When I ask what first brought Argüelles to Oklahoma, he pauses. “People start to look at me differently when I tell them the reason. But I don’t want to shy away from it: I first came here for a mission trip as part of my church.” He pauses again, then goes on to describe the different reactions he receives when discussing his spirituality. “I think it surprises people that I’m political and that I have a faith. People sometimes don’t know what to do with that.” In a so-called “Bible Belt” state like Oklahoma, there can be an assumption that religion goes hand in hand with far-right political belief. For Argüelles, his faith is important as a personal foundation but also as a link to a part of his culture. “Just because I’m progressive, it doesn’t mean I’m anti-God,” he says, at the same time attributing good intentions to these assumptions. “People mean well. We all want the same things; we all just want a better life.”
One of the stipulations of his mission work was that he was not allowed to take a full-time job while here. He took a part-time job at a Mexican restaurant. “It was the best job I ever had,” he states, “because it reminded me why I started doing what I do.” Although Argüelles had two degrees and an active art career when he began working there, the experience allowed him to be fairly anonymous. Through developing friendships with his co-workers and interacting with clientele, Argüelles found himself experiencing racism in surprising ways. “People would go out to eat Mexican food, but then treat the servers and the restaurant staff with such disrespect. It was really quite amazing… In the U.S., people only want so much of a culture. They want the food, the clothes, but they don’t want to deal with the people.”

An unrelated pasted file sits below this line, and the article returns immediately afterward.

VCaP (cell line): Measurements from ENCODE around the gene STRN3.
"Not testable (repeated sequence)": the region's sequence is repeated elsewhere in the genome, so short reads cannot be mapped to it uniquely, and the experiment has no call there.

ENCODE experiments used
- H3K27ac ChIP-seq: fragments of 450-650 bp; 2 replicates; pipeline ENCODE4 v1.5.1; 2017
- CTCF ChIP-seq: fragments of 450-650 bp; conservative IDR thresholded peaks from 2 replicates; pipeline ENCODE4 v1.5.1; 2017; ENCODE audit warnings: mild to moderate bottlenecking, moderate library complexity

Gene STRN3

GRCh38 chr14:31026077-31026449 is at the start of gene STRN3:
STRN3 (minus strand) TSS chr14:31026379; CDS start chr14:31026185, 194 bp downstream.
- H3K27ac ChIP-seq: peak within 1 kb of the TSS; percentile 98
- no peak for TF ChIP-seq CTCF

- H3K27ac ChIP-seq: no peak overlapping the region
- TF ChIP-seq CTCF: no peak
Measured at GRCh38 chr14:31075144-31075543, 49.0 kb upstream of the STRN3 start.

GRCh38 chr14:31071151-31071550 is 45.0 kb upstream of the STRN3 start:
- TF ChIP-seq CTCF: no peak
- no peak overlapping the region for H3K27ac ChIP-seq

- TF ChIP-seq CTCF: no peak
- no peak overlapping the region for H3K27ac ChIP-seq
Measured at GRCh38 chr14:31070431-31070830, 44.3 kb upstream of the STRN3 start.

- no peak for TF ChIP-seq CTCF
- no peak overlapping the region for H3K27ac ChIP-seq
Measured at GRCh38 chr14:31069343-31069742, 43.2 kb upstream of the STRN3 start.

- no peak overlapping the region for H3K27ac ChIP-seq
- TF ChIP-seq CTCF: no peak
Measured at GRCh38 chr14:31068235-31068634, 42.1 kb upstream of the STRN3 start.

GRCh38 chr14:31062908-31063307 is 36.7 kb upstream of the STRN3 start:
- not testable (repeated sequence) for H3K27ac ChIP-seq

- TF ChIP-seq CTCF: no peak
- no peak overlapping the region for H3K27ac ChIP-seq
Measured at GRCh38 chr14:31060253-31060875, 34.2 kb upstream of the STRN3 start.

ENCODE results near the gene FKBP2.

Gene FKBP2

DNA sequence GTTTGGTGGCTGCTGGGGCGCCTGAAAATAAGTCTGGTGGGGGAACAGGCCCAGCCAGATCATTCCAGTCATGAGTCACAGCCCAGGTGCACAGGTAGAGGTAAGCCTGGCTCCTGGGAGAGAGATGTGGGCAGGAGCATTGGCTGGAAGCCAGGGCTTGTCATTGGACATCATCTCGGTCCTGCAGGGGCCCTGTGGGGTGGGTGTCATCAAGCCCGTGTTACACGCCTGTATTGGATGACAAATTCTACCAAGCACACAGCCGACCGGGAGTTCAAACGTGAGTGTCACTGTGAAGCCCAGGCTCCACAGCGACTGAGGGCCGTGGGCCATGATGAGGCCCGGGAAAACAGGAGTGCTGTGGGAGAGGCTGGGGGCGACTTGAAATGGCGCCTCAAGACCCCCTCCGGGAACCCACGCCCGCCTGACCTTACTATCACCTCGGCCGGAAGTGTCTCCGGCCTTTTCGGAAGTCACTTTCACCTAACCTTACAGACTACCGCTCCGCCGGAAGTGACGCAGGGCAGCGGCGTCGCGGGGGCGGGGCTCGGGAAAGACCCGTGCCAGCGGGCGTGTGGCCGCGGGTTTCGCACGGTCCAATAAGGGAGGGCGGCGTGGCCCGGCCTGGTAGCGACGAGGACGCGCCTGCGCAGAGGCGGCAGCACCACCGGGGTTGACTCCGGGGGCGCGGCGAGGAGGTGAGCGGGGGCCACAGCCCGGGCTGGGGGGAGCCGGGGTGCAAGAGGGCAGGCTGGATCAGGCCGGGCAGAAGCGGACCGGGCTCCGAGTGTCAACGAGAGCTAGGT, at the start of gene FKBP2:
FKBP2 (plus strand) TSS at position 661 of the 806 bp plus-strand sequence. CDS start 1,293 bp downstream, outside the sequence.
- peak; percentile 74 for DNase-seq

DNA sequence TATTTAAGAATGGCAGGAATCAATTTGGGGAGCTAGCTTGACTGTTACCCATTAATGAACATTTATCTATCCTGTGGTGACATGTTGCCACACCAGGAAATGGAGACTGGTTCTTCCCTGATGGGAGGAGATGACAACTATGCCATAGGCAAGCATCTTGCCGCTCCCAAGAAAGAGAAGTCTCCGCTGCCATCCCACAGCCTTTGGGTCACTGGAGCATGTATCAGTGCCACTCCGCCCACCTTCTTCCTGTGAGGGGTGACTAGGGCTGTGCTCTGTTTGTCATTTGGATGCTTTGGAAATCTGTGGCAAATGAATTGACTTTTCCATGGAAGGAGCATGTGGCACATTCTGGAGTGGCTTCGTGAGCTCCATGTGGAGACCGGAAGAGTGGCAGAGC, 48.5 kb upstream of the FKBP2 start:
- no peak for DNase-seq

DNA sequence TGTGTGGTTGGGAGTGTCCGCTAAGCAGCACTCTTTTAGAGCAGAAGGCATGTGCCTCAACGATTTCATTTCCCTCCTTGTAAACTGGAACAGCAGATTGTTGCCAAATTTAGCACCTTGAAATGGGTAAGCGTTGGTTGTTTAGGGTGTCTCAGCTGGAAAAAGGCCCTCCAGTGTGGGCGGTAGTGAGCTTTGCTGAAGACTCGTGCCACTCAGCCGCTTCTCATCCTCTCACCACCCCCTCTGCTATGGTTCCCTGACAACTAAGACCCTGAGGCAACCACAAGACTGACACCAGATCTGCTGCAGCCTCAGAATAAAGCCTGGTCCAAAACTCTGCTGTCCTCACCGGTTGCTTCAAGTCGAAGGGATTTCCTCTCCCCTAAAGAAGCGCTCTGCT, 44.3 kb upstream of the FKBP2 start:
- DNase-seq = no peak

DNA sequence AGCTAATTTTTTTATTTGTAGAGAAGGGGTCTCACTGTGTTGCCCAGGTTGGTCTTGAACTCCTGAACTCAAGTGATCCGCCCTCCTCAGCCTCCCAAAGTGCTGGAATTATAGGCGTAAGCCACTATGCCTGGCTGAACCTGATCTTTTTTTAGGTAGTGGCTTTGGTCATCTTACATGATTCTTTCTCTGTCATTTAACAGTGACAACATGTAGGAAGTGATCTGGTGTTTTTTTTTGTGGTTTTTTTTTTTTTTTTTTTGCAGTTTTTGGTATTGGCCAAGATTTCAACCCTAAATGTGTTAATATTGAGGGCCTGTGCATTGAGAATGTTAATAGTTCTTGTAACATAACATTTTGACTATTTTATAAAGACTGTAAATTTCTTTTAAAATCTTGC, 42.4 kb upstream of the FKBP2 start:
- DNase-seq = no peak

Oklahoma also offered other opportunities to Argüelles as an artist. “I noticed that there were not a lot of Chicano artists, or a lot of activist art.” In the few years since Argüelles has been in Oklahoma, his art career has been extremely active. One of his first local solo shows was a 2007 show at the State Capitol- Human Landscapes- which featured portraits of his friends from the restaurant, among other pieces. “I wanted to say that we are Oklahomans too. We are a part of this state.”
The show made an impact when it opened, not least because of the fact that one piece was taken down during the show’s run. The piece that was removed was called Sign, and Argüelles was told that there had been concerns that the piece “encouraged illegal immigration.” The controversy surprised Argüelles: “It was just a picture of a sign posted by Caltrans [California Transportation Authority]. To me, I read it as ‘Caution: People’ as in, remember: these are people we are talking about.” When Jeff Stokes, then director at IAO, learned about the removal of this piece, he contacted Argüelles and offered to show his work. Argüelles appreciates the overture to this day, and remains supportive of IAO’s efforts.
A 2008 installation at Artspace at [Untitled] – called Border Identities—featured interactive elements that involved the audience directly in the issues of racism and in doing so, encouraged them to think through their own beliefs. Included in this work was a recreation of a real video game called “Border Patrol” in which players earn points for shooting crude caricatures of Mexican people as they cross the border into the U.S.